Chapter 3

Chapter 3

Recall of PIP breast implants – TGA monitoring and withdrawal of medical devices

Actions undertaken for the Australian recall of PIP breast implants

3.1        Breast implants manufactured by PIP of France were recalled on 6 April 2010. The committee received evidence that, in relation to PIP breast implants, the recall was performed: a voluntary recall by Medical Vision Australia in accordance with the procedures set out in the URPTG [Uniform Recall Procedure for Therapeutic Goods].[1]

3.2        Upon receiving advice from the French regulator, AFSSAPS[2] on 31 March 2010 through a National Competent Authority Report (NCAR), the TGA worked with Medical Vision Australia to recall this device from the market.[3] The submission from the DoHA explained the interaction between the regulator and the sponsor between 31 March and 6 April 2010 as follows:

Later on the same day (31 March 2010), the TGA was contacted by a regulatory consultant acting for Medical Vision Australia. The consultant confirmed the AFSSAPS report of 31 March 2010.

On 1 April 2010, in accordance with standard procedures as set out in the URPTG, the TGA wrote to Medical Vision Australia requesting confirmation that they had imported and distributed PIP implants in Australia and details of that distribution.

On 3 April 2010 the TGA received confirmation via the sponsor’s agent that Medical Vision Australia had already ceased importation and supply of PIP implants, had contacted medical practitioners to whom they had supplied stock requesting that the stock be returned, and had advised implanting surgeons to not implant any unused PIP implants.

On 6 April 2010, a notice was posted on the TGA website advising that Medical Vision Australia (following consultation with the TGA) was undertaking the recall of all non-implanted silicone gel breast implants manufactured by PIP. The notice advised that the product was being recalled following concerns expressed by AFSSAPS that there may be an increased incidence of ruptures with this product that it was urgently investigating the product and reports of its failure, and that further information would be provided on the TGA website. The notice also advised any consumer who was concerned about their implant to contact their treating breast implant physician for advice and follow up.[4]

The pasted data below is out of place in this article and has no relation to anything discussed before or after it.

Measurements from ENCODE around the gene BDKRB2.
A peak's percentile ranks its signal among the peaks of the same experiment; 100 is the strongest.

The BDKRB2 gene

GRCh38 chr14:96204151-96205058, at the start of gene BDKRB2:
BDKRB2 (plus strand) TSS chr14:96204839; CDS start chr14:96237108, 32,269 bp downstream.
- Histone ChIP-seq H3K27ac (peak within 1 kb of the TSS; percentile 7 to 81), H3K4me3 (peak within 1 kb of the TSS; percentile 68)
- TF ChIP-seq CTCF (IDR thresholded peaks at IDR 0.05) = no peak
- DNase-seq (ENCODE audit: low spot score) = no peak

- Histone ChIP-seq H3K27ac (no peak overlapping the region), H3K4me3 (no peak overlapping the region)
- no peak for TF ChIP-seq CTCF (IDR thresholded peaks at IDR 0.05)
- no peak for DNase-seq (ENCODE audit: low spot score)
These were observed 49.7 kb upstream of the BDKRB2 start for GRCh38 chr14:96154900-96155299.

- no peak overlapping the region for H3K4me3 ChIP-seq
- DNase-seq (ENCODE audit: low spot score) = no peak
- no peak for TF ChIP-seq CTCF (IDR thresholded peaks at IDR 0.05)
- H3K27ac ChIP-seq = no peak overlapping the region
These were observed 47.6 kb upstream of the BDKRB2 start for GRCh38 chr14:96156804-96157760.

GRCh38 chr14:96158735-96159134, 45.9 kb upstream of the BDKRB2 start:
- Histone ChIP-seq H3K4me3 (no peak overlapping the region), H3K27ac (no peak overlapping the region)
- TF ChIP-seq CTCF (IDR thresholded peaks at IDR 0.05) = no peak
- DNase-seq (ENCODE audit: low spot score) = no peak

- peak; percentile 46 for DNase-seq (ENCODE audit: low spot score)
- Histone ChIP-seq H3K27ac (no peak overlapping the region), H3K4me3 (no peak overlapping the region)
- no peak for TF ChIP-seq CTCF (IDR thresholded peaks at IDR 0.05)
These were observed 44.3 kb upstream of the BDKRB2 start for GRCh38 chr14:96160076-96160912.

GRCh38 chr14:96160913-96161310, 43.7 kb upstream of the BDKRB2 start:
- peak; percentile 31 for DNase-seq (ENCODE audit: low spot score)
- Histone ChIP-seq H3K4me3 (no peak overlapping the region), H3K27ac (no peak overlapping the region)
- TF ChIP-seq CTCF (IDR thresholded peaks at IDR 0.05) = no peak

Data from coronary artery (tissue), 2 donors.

3.3        The TGA issued the recall alert to consumers on their website on 6 April 2010. This alert included the following advice:

Medical Visions Australia Pty Ltd following consultation with the Therapeutic Goods Administration is undertaking the recall of all non implanted silicone gel breast implants manufactured by Poly Implant Prothèse (PIP). The recall applies to all models of this type of implant.

The product is being recalled following concerns by the French medical device regulatory authority (AFSSAPS) that there may be an increased incidence of ruptures with this product. The TGA is urgently investigating the product and reports of its failure. The TGA will provide further information on this website.

Consumers with these silicone gel implants who have concerns should contact their treating breast implant physician for advice and follow-up.[5]

3.4        Following this formal recall by Medical Vision Australia, the TGA advised the committee the following actions were undertaken:

...the TGA sent a copy of the recall notice to the Australasian College of Cosmetic Surgery (ACCS) and the Australian Society of Plastic Surgeons (ASPS). Reference to the TGA alert was posted to their respective websites on 7 April 2010.

On 7 April 2010, the TGA requested Medical Vision Australia to send a “Product Notification” to all surgeons who may have purchased the product. The wording of the formal letter and the product notification were agreed by the TGA and were despatched by Medical Vision Australia on 8 April 2010.[6]

3.5        The TGA explained to the committee that their powers are limited in relation to requiring consumers to have implants removed. As explained in DoHA's submission to the committee:

...when an implantable medical device is recalled, TGA’s regulatory powers do not extend to requiring patients or recipients of such devices to have them surgically removed. Rather, where relevant, the TGA provides general advice to doctors and patients about the appropriate monitoring of such devices so that clinical management can be individualised to the circumstances of any patient who has such a device.[7]

3.6        The TGA cancelled PIP breast implants from the ARTG on 14 April 2010 at the request of Medical Vision Australia.[8]

Government action after the recall of PIP breast implants

Response time from the Government regarding the device recall

3.7        Over the course of the inquiry, concerns were raised with the committee about the length of time taken between the recall in April 2010 and the public response by the TGA in 2012 when media reports aired regarding this issue. As one submitter reflected: